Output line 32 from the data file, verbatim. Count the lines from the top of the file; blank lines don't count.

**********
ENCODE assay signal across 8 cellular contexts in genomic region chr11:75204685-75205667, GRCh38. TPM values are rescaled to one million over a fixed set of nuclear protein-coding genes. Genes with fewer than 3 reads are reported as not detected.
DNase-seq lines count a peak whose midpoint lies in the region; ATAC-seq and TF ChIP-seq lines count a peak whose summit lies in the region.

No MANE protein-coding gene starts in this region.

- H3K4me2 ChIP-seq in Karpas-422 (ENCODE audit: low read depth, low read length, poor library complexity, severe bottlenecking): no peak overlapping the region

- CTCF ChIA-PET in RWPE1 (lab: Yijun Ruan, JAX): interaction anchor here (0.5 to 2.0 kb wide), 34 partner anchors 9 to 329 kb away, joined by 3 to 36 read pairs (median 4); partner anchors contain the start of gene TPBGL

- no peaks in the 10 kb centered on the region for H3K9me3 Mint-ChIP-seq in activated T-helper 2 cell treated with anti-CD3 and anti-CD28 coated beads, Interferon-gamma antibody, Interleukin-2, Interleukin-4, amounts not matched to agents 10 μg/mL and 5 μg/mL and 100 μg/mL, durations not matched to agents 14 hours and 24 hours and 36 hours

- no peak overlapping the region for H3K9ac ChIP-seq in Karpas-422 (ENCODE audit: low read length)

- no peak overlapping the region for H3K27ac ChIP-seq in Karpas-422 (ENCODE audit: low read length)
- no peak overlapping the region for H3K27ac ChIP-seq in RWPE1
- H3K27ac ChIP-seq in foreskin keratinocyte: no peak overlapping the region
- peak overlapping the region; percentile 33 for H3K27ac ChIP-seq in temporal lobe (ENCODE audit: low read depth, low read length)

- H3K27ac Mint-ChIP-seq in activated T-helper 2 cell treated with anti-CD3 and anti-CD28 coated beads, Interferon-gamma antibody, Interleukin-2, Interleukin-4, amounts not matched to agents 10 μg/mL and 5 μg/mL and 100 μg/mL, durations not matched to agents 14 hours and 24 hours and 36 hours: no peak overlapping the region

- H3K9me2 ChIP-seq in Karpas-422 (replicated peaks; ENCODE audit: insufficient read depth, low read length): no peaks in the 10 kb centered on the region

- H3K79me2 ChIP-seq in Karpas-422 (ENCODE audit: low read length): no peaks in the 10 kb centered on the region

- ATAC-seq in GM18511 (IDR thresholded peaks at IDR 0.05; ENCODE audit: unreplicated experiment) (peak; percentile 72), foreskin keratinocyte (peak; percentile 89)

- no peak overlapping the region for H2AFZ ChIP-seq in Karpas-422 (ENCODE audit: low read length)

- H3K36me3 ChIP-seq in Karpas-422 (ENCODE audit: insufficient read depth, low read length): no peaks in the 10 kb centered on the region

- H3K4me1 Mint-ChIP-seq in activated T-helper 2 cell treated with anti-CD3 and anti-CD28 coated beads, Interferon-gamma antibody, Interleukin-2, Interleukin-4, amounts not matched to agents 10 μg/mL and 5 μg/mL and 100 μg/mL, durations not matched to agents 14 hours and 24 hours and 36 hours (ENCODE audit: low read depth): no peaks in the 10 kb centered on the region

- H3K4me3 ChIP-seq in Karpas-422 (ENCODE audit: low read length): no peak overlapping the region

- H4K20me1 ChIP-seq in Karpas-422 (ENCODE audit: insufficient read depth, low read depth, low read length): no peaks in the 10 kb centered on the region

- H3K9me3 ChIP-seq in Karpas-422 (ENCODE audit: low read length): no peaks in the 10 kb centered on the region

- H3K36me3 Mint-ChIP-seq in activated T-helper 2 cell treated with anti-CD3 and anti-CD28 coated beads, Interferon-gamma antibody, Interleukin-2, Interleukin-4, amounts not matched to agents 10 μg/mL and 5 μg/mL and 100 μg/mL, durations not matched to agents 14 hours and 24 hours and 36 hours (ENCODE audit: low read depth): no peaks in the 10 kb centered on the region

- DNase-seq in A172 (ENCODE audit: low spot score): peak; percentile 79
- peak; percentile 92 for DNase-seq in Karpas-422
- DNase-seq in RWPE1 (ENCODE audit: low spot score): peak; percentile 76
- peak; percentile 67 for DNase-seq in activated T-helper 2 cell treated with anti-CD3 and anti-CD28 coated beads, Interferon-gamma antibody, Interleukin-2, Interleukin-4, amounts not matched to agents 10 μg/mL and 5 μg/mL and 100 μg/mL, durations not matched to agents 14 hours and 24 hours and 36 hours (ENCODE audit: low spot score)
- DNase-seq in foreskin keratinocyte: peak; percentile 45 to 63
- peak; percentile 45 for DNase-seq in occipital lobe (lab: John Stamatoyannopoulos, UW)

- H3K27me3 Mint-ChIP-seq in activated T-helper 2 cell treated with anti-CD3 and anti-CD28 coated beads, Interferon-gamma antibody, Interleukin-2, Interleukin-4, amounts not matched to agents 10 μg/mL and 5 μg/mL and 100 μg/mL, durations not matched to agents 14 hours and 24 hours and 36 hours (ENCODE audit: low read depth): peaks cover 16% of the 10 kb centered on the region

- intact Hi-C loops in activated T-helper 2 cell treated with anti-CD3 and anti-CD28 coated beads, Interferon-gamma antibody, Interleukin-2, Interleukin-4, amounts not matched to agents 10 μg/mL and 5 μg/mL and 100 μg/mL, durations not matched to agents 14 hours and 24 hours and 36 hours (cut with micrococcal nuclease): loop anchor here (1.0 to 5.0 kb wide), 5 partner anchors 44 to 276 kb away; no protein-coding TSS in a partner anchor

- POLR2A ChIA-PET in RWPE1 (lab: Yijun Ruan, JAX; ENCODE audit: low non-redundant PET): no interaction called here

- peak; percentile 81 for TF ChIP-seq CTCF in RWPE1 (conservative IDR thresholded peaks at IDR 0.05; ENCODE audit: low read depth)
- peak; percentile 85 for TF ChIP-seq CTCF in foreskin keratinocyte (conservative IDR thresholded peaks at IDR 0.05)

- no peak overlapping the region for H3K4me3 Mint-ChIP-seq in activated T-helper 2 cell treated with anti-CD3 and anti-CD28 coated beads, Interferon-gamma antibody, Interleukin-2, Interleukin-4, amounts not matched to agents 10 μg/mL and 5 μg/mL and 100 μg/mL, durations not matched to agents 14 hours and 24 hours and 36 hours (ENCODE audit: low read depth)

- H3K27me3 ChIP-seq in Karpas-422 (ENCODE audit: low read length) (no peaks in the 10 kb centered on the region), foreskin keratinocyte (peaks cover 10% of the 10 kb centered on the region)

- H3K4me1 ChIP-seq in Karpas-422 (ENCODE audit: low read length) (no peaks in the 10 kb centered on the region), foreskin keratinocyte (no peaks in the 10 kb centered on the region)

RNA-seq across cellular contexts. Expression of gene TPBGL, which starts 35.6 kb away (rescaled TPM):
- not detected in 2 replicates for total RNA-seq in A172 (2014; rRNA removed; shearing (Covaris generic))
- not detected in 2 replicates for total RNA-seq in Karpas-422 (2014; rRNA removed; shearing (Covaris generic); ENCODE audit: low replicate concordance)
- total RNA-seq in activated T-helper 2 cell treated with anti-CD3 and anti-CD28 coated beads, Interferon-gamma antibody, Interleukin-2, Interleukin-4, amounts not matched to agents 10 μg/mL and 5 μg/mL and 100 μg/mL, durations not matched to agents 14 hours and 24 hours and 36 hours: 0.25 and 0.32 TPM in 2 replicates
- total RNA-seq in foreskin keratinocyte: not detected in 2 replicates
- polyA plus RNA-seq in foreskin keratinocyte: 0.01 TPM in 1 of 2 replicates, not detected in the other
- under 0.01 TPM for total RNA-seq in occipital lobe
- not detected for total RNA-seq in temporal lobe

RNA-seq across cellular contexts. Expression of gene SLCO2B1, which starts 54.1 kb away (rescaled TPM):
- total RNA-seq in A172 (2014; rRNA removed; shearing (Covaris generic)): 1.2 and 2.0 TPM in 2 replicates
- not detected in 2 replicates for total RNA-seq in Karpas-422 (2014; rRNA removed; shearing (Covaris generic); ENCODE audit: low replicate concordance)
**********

- peak; percentile 81 for TF ChIP-seq CTCF in RWPE1 (conservative IDR thresholded peaks at IDR 0.05; ENCODE audit: low read depth)